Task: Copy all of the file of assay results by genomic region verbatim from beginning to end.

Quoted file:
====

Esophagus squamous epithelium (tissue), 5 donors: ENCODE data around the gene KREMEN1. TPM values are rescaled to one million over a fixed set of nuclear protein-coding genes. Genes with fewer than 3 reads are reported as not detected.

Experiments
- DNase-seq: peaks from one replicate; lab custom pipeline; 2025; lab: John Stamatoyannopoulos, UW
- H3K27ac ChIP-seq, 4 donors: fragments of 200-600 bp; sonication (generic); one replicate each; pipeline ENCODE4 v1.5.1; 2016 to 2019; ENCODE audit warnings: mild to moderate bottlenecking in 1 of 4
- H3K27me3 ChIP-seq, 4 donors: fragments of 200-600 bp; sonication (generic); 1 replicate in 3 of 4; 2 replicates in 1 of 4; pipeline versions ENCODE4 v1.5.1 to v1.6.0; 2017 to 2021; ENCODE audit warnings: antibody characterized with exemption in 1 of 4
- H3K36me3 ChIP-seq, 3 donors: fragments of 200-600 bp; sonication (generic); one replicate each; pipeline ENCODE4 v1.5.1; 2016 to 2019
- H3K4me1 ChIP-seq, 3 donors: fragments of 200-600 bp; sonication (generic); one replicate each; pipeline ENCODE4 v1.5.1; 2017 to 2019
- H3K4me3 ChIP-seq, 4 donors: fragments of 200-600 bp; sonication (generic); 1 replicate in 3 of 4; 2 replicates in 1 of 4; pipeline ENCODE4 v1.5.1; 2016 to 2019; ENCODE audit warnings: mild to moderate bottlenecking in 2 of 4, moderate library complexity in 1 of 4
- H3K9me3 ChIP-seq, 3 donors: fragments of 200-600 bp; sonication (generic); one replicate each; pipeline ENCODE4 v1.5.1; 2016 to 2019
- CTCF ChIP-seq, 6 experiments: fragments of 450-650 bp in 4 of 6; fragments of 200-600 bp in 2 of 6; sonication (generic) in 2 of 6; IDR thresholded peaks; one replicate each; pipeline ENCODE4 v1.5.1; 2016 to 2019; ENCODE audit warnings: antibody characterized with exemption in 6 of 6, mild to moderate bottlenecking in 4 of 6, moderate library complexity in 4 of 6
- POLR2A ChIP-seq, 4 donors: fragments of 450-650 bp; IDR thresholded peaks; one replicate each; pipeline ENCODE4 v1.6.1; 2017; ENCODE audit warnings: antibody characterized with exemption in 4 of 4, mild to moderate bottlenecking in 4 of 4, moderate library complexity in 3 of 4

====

Esophagus squamous epithelium (tissue), 5 donors: ENCODE data around the gene KREMEN1. TPM values are rescaled to one million over a fixed set of nuclear protein-coding genes. Genes with fewer than 3 reads are reported as not detected.

Experiments
- DNase-seq: peaks from one replicate; lab custom pipeline; 2025; lab: John Stamatoyannopoulos, UW
- H3K27ac ChIP-seq, 4 donors: fragments of 200-600 bp; sonication (generic); one replicate each; pipeline ENCODE4 v1.5.1; 2016 to 2019; ENCODE audit warnings: mild to moderate bottlenecking in 1 of 4
- H3K27me3 ChIP-seq, 4 donors: fragments of 200-600 bp; sonication (generic); 1 replicate in 3 of 4; 2 replicates in 1 of 4; pipeline versions ENCODE4 v1.5.1 to v1.6.0; 2017 to 2021; ENCODE audit warnings: antibody characterized with exemption in 1 of 4
- H3K36me3 ChIP-seq, 3 donors: fragments of 200-600 bp; sonication (generic); one replicate each; pipeline ENCODE4 v1.5.1; 2016 to 2019
- H3K4me1 ChIP-seq, 3 donors: fragments of 200-600 bp; sonication (generic); one replicate each; pipeline ENCODE4 v1.5.1; 2017 to 2019
- H3K4me3 ChIP-seq, 4 donors: fragments of 200-600 bp; sonication (generic); 1 replicate in 3 of 4; 2 replicates in 1 of 4; pipeline ENCODE4 v1.5.1; 2016 to 2019; ENCODE audit warnings: mild to moderate bottlenecking in 2 of 4, moderate library complexity in 1 of 4
- H3K9me3 ChIP-seq, 3 donors: fragments of 200-600 bp; sonication (generic); one replicate each; pipeline ENCODE4 v1.5.1; 2016 to 2019
- CTCF ChIP-seq, 6 experiments: fragments of 450-650 bp in 4 of 6; fragments of 200-600 bp in 2 of 6; sonication (generic) in 2 of 6; IDR thresholded peaks; one replicate each; pipeline ENCODE4 v1.5.1; 2016 to 2019; ENCODE audit warnings: antibody characterized with exemption in 6 of 6, mild to moderate bottlenecking in 4 of 6, moderate library complexity in 4 of 6
- POLR2A ChIP-seq, 4 donors: fragments of 450-650 bp; IDR thresholded peaks; one replicate each; pipeline ENCODE4 v1.6.1; 2017; ENCODE audit warnings: antibody characterized with exemption in 4 of 4, mild to moderate bottlenecking in 4 of 4, moderate library complexity in 3 of 4